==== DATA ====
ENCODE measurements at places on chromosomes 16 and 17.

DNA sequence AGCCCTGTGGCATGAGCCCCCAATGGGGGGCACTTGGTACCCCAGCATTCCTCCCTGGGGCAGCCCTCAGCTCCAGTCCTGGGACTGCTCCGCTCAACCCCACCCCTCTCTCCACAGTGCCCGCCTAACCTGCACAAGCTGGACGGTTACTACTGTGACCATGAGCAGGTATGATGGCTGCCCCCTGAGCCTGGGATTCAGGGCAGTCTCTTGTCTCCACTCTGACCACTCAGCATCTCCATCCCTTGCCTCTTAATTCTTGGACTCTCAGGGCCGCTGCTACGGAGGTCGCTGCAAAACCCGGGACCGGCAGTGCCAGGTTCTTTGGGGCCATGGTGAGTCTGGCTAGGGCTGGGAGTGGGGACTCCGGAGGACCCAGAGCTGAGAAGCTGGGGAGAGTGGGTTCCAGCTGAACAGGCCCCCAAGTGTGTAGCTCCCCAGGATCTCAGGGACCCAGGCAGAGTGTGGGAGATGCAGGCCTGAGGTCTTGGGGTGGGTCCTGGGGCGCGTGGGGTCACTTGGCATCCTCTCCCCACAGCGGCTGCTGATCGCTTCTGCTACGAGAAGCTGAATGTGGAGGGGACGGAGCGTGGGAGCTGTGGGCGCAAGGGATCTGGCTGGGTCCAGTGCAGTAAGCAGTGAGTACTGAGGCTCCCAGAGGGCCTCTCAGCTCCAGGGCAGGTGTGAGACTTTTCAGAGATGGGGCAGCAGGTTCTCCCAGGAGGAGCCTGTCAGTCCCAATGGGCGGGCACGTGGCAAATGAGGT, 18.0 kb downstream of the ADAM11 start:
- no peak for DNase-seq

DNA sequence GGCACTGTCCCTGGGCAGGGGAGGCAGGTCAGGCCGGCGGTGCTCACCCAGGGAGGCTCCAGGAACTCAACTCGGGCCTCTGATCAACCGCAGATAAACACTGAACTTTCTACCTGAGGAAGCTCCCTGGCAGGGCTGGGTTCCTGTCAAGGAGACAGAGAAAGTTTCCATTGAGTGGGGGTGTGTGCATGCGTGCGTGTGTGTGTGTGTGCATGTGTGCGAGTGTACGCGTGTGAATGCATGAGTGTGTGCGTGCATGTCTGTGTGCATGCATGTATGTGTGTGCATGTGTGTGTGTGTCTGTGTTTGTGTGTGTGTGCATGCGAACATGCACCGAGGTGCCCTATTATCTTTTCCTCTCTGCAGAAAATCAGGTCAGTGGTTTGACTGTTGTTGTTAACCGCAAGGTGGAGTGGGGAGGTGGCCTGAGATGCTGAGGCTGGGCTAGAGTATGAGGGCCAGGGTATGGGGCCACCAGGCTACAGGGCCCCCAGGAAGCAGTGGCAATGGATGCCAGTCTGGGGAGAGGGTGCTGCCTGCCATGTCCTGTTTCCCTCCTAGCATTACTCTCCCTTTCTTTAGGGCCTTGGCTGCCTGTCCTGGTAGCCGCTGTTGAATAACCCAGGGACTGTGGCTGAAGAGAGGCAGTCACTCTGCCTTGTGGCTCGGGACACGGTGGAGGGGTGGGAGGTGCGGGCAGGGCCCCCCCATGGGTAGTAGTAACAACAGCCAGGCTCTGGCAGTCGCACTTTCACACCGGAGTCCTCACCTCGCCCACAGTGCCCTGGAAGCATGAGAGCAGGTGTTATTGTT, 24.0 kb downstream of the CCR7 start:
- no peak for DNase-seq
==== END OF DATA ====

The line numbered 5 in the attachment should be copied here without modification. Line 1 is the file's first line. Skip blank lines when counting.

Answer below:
- no peak for DNase-seq